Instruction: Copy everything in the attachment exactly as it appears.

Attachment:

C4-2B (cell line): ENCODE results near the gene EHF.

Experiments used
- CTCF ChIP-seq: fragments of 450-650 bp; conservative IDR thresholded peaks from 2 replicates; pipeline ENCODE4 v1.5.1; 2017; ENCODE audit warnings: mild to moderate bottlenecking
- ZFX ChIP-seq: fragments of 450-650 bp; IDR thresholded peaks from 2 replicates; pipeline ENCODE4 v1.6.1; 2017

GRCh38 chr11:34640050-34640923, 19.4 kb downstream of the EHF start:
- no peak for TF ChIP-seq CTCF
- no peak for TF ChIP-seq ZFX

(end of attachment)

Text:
C4-2B (cell line): ENCODE results near the gene EHF.

Experiments used
- CTCF ChIP-seq: fragments of 450-650 bp; conservative IDR thresholded peaks from 2 replicates; pipeline ENCODE4 v1.5.1; 2017; ENCODE audit warnings: mild to moderate bottlenecking
- ZFX ChIP-seq: fragments of 450-650 bp; IDR thresholded peaks from 2 replicates; pipeline ENCODE4 v1.6.1; 2017

GRCh38 chr11:34640050-34640923, 19.4 kb downstream of the EHF start:
- no peak for TF ChIP-seq CTCF
- no peak for TF ChIP-seq ZFX